Prepping for the New SAT – Part 1

The new SAT debuted in March of 2016. According to historical data, the changes made to the SAT are the largest amount of changes that have transpired all at once in over three decades! The content that is included in the new SAT is considered to be comparable to that which is often found on the ACT test.

The biggest difference, by far, is the process in which the concepts presented within the test are tested and the actual steps that students will need to take in order to successfully solve the problems that are on the test. The students that take the new SAT will be required to process information in a quick manner. The problems within the test must be addressed in a linear manner and a sequential fashion.

In order for a student to be prepared for the SAT, they must learn as much about the test as possible and should be prepped to perform optimally. In this multi-part series, we will be outlining many facts about the new SAT and providing you with prepping strategies that you may use to help your child achieve their personal best on the test.

The Changes
Before delving into the process associated with prepping for the new SAT, we believe it is first important to highlight the changes that will be noted when taking this test. These include the following:

  • If a wrong answer is given, there will be no penalty for it.
  • Each question has a possible 4 answers, not 5.
  • The vocabulary words used will be more familiar to the test taker.
  • Multiple definitions of common vocabulary words will need to be known.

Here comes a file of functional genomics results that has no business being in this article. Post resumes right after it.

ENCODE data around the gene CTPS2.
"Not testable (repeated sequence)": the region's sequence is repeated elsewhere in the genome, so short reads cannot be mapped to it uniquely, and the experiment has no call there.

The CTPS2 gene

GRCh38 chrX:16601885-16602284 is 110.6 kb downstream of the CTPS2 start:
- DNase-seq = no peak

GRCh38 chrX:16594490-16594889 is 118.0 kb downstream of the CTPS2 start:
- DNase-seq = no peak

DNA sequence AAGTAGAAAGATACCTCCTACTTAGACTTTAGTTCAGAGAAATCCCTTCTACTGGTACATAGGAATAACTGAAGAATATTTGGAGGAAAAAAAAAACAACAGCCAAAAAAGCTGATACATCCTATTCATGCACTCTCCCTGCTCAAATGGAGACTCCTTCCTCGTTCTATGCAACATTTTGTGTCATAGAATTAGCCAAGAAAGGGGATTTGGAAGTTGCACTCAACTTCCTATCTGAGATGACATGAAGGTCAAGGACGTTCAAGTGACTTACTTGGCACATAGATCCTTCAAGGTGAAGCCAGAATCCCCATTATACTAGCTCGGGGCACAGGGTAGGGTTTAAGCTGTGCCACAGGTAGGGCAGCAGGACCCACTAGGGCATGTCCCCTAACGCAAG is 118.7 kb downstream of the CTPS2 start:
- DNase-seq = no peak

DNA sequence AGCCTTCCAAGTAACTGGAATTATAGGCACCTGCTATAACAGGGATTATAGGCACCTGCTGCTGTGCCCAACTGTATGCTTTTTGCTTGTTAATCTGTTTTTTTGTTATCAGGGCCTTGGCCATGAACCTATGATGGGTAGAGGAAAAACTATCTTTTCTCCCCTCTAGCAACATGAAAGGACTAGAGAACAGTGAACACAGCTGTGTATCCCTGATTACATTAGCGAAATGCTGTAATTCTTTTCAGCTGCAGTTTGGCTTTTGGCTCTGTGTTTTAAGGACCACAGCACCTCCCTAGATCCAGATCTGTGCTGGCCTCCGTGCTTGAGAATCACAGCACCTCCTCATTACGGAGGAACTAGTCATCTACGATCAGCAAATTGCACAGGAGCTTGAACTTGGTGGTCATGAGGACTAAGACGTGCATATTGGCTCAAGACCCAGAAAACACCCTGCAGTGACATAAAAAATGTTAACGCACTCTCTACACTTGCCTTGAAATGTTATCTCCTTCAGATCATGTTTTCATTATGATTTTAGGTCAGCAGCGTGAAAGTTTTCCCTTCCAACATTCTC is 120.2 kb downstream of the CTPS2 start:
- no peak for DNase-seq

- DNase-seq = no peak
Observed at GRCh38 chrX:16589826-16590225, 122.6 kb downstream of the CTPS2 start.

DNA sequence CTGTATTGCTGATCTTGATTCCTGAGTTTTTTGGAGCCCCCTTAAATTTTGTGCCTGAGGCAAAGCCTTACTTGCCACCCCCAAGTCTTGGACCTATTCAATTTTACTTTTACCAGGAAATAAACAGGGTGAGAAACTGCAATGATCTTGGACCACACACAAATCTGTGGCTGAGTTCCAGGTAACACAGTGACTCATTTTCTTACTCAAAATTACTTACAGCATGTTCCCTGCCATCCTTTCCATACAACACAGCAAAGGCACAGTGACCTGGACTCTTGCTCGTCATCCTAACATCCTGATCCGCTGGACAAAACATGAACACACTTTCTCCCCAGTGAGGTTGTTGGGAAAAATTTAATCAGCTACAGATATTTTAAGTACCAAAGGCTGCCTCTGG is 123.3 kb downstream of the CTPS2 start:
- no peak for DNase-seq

• The questions will require that the student takes multiple steps in order to come to an answer.
  • The passages that must be read while taking the test will have a high level of complexity – as far as structure is concerned – and, will have more complex vocabulary words.
  • The foundational math skills are the most important of all math skills on the new SAT.
  • The child must be able to reason well and have a high skillset in critical thinking skills.
  • Sentence completions are no longer included on the SAT.
  • The new SAT does not have as many sections; however, each of the sections that are on the test are significantly longer than the sections on the previous SAT.

The new SAT has been changed to keep up with the learning pace and style of today’s student. While this test offers more of an opportunity for each child to excel, it is important to know the differences of the tests and as much information as possible on each of the sections of the new SAT. By taking this step, you will be able to successfully prep your child.

If you would like more assistance on this topic, or, would like help in prepping your child, Contact Us at Miracle Math Coaching today.

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